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Retiring Snoqualmie police officer Dave Johnson looks back on 29-year career, town changes
Quick thinking and a handy tree branch helped turn Dave Johnson into a Snoqualmie Police Officer almost 30 years ago.
Johnson had been an oil rig worker in Williston, N.D., when he came to Snoqualmie to visit an old school friend, Ed Crosson. At the time, Crosson was a police sergeant in Snoqualmie, and on duty.
While Johnson was visiting, “We went out on a burglary call, and we caught the burglars,” he said. It’s more fun when he tells the whole story, though.
“Some kids broke into the administration building,” Johnson explained. He and Ed arrived just as the trespassers were leaving the building. “Well, I’d watched Rosco P. Coltrane, so I picked up a tree branch and pointed it at them. I told them to stop, and they thought I had a shotgun, so they stopped. Ed looked at me, and asked if I wanted a job.”
Johnson took the job, moved back to Snoqualmie, and has been with the department ever since, with one important difference when he goes on calls.
“From then on, it was a gun!” he laughed.
Johnson hung up his gun and badge on Saturday, Jan. 29, to retire to his place in the mountains, and to fish. He’d been with the Snoqualmie Police Department 29 years, since 1982 as a reservist, and since 1988 as a full-time officer.
“It’s going to be hard to leave,” Johnson said during his last week. “They’ve been family for more than 20 years here.”
He’s not talking only about his fellow officers. Johnson has called Snoqualmie home for most of his life, and says he wanted to join the police because “I knew the people and I like helping people.”
Johnson moved to the area in 1960 with his adoptive parents, attended local schools and graduated from Mount Si High School in 1971. He left the area a few years later as a journeyman lineman, and came back as police reservist, working as a logger during the day, and completing 220 hours of police academy work in night training.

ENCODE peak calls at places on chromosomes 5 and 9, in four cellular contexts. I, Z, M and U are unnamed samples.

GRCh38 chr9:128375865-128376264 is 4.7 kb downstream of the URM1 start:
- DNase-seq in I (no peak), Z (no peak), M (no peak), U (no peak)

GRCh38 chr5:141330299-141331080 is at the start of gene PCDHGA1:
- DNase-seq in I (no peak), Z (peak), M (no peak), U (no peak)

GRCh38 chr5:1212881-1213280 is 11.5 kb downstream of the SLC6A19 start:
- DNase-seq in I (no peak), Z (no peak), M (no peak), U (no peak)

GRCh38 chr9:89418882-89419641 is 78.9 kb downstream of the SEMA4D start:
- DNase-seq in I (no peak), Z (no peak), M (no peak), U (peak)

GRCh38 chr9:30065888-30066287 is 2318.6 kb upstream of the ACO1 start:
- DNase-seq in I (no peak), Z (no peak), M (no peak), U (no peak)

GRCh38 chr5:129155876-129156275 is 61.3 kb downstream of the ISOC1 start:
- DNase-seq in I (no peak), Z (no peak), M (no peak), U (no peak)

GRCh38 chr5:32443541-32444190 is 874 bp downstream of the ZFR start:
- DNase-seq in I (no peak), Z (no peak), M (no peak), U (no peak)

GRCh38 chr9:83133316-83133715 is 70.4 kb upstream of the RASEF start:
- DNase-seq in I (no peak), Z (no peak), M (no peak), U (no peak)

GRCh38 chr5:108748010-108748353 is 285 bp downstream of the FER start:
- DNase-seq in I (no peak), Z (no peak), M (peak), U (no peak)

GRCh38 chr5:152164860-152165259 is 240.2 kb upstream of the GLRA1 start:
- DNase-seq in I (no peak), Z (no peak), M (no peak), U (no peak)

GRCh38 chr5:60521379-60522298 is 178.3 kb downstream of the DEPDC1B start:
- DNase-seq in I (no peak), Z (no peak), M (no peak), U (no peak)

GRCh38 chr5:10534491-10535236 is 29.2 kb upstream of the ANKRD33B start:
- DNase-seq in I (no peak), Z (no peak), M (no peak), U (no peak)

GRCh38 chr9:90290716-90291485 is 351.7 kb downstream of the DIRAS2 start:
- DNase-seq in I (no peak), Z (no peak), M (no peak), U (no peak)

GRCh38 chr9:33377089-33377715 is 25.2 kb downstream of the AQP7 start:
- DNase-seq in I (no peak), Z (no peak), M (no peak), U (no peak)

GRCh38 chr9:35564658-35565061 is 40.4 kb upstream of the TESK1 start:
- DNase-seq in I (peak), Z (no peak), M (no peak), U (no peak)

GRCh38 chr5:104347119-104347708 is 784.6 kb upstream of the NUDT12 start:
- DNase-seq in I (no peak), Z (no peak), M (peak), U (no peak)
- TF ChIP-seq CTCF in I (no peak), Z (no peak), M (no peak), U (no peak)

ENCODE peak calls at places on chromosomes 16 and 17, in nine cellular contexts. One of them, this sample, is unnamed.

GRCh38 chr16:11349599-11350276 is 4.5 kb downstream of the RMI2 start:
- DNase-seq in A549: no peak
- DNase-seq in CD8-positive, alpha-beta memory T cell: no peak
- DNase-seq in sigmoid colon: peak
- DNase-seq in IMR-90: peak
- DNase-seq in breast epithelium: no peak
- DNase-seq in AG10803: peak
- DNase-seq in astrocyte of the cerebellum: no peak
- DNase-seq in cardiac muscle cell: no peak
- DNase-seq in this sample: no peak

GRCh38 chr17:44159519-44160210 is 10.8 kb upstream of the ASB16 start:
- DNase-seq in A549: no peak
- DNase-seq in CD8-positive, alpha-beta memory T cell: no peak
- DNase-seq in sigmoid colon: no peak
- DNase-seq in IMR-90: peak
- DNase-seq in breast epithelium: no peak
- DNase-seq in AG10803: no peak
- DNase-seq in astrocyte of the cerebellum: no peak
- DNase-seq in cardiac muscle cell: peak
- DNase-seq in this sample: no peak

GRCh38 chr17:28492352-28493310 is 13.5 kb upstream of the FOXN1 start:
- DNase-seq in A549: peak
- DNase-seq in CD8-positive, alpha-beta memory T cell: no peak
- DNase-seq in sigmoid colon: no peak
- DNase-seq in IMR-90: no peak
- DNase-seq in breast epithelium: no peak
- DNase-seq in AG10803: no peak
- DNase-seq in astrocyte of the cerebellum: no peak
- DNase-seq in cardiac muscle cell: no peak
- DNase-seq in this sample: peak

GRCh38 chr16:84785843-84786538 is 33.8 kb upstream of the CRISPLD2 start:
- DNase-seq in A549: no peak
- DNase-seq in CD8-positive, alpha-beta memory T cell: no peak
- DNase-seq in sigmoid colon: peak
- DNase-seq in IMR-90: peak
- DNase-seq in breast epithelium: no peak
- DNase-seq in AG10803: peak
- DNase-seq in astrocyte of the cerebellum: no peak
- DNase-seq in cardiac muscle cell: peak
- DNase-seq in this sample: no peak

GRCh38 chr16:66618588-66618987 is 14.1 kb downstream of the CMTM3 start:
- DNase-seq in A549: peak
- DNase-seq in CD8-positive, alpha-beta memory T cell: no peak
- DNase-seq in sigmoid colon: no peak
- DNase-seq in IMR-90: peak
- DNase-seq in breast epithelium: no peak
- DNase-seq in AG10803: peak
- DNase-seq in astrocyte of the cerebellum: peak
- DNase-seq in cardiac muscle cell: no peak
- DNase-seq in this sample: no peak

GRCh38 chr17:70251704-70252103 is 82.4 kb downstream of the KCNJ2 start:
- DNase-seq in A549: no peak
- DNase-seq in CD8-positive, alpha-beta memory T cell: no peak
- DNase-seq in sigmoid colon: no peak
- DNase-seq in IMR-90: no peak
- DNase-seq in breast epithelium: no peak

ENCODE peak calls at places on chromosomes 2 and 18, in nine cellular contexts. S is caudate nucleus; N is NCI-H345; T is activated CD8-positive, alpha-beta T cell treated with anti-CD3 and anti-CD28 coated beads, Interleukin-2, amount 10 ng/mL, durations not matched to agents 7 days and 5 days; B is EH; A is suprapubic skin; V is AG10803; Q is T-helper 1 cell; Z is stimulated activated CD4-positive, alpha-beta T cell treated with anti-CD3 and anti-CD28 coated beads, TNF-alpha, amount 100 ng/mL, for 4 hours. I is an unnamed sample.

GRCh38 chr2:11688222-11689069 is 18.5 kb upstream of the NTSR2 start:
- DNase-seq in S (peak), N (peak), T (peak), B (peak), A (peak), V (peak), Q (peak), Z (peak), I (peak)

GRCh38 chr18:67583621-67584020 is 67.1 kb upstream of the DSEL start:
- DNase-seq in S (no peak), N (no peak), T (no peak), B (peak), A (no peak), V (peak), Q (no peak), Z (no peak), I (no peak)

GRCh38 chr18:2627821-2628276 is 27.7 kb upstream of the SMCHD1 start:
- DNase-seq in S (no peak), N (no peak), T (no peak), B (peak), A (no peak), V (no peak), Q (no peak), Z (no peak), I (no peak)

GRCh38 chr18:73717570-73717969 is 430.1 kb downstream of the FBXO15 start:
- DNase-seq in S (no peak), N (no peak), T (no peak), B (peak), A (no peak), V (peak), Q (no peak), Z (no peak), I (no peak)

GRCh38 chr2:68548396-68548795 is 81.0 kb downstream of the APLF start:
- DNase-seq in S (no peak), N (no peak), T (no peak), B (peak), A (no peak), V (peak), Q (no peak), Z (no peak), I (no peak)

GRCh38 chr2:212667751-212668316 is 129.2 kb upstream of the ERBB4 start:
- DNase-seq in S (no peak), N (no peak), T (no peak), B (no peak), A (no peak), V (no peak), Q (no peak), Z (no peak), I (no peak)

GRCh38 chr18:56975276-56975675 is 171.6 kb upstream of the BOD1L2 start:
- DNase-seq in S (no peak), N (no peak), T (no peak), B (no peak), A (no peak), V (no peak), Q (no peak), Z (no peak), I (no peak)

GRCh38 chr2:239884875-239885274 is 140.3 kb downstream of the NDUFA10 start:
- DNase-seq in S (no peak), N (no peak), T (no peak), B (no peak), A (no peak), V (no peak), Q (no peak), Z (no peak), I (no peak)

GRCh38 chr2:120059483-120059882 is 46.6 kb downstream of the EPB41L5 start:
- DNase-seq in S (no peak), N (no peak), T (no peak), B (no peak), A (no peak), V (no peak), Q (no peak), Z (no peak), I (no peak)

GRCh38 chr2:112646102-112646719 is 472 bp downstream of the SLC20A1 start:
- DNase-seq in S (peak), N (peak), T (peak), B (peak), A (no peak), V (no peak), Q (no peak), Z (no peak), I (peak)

Back then, he remembers, he didn’t start out with much more than a tree branch.
“If the city had a uniform that fit you, you got a uniform,” he said. “Then they gave you 18 bullets for whatever gun you had, a badge, commission card, and a pair of handcuffs.” Everything else was the recruit’s responsibility, including the academy training.
The small department had an even smaller budget. They bought all their patrol cars from other cities’ departments, and all of them had more than 100,000 miles on them.
“Our first police department was in the mayor’s chamber in the old city hall, and about half the size of this kitchen,” he said, gesturing around the police break room. That department had a desk and a holding cell in the room that they shared with the mayor.
When they moved to a larger police department, the officers did most of the renovations. They kept up the maintenance on their vehicles, too. The small size of the department wasn’t a bad thing, though, and it complemented the city.
“Down in old Snoqualmie, there were five of us in the department, and we knew everybody,” Johnson said. That made it a lot harder for anyone to commit a crime without the police finding out. “They’d take off running, and we didn’t have to chase them. We’d just wait for them in their driveways, and when they came home, oh, my goodness!”
Johnson laughs about this apprehension method unique to small towns, and he has a lot of stories that reflect the more peaceful past. His department foursome, for example, used to play golf at the end of a graveyard shift, and then pay their green fees when employees arrived to open the course for the day.
A lot has changed, though, in Johnson’s 29 years on the force. The nature of crimes in Snoqualmie isn’t much different, but the volume has increased with the population, especially drug or alcohol-related assaults, he said. The department started growing rapidly in the late 1980s, when development began on Snoqualmie Ridge, and today includes 17 officers.
What’s changed the most, though, is the general level of respect people used to have. Events like the Nov. 29, 2009, shooting of four Lakewood police officers just confirm Johnson’s opinion.
“Police officers used to be respected in the old days, but when you stop and look at it, so were the adults,” Johnson said. “That’s just the biggest thing I see in society today, is lack of respect.”
He is proud of “gaining the respect of the citizens here,” and he always tried to return it in kind. When arresting people, he said, “You catch ‘em, you treat ‘em like a human, like a person, and they’ll rehabilitate themselves a lot of times.”
Johnson had to do one last bit of quick thinking to conclude his career with the Snoqualmie Police. He’d originally planned to retire at the end of the month, but that was not a scheduled work day for him, so he made the 29th his last day
“Why come in on my day off, just to retire?” he asked.